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Is It Time to Create a Will?

Estate planning can be an easy thing to put off. People get distracted or uncomfortable; they think they don’t need to worry about things like wills until they are much older or battling a serious illness.

However, every adult can benefit from having in place a basic estate plan that includes a valid will. As such, before you decide to put off creating a will yet again, you should stop and think if now is the perfect time to create one. This can be especially beneficial after or in anticipation of the following events.

Family events

Families change, and for better or worse, these changes can affect end-of-life care plans, asset distribution, and decision-making authority. Therefore, creating (or updating) a will after the following events will be important.

  • Getting married
  • Getting divorced
  • Birth of a child or grandchild
  • Estrangement
  • Reconciliation
  • Death or incapacitation of a loved one

Events involving assets

Acquiring or losing assets can change how people feel about long-term protection. Once you have something you want to pass down or protect, it can help you see the value in creating a will. Therefore, consider creating a will if you:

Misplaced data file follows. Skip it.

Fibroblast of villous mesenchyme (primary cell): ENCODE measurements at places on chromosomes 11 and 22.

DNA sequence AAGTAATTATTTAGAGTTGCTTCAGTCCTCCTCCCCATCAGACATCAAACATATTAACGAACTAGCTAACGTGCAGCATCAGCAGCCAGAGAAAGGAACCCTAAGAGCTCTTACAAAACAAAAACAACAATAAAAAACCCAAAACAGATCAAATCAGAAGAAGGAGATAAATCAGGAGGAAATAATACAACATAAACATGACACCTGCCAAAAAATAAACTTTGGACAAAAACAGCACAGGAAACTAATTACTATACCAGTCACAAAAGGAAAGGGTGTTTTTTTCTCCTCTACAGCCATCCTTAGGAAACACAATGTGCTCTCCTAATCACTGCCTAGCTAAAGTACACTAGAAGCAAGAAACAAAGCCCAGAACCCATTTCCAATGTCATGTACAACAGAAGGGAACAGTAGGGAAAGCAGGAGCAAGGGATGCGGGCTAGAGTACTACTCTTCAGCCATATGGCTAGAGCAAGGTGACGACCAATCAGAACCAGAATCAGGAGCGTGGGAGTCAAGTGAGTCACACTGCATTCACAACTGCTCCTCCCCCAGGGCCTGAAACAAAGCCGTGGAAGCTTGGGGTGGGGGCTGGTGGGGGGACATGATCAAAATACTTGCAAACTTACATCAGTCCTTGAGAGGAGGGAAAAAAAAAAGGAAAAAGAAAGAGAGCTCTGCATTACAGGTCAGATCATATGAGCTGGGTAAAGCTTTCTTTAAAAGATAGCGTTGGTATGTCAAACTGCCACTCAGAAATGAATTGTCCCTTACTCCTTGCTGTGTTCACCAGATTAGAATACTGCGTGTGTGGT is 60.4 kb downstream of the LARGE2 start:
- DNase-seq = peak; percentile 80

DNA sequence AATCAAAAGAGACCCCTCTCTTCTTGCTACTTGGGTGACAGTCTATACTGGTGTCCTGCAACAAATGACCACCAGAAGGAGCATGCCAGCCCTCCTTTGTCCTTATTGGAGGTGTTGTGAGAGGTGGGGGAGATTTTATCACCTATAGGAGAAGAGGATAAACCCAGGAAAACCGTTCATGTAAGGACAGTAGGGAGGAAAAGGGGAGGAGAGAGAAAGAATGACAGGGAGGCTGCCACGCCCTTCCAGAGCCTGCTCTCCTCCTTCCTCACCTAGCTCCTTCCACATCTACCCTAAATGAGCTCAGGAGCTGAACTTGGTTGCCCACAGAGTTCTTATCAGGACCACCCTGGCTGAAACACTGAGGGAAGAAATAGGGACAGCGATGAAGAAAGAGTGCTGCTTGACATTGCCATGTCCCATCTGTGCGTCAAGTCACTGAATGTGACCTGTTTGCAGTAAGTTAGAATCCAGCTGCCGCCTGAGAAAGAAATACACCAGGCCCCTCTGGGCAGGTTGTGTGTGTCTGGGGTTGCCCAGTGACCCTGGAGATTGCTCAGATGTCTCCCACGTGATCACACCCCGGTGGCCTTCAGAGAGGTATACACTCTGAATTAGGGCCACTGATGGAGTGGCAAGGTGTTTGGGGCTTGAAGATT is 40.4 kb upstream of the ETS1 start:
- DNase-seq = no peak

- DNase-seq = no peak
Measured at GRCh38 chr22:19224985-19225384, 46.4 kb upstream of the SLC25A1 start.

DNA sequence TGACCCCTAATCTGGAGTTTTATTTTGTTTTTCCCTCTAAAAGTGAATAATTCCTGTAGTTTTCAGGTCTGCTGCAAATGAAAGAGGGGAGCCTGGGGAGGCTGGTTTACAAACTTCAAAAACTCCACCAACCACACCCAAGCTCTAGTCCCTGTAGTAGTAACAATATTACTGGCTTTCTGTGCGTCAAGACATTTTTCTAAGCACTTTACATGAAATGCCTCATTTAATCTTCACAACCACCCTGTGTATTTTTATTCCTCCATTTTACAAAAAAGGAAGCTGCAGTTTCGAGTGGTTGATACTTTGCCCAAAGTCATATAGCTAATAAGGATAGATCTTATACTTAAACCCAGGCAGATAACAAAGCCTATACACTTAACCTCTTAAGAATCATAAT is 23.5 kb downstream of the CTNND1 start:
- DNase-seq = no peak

• Buy a house
  • Receive an inheritance from someone else
  • Invest in a business
  • Take on new debts
  • Acquire meaningful personal property

Other types of events

Some events spark an emotional response that can result in reconsideration of your goals and priorities. They can change how people feel about their future as well as what they can do to protect the assets, beliefs, and people they cherish most. This might include:

  • A religious or faith-based experience
  • Seeing a friend struggle through probate
  • A serious medical event
  • Changes in legal or political environments

Taking action after these events

While every adult should have a will in place, it can take a specific event to prompt a person to actually start the estate planning process. When such an event occurs, do not hesitate to explore your options and discuss your planning wishes with an experienced attorney. Putting it off again could continue to leave you and your loved ones exposed to the challenges and complications of dying without a will.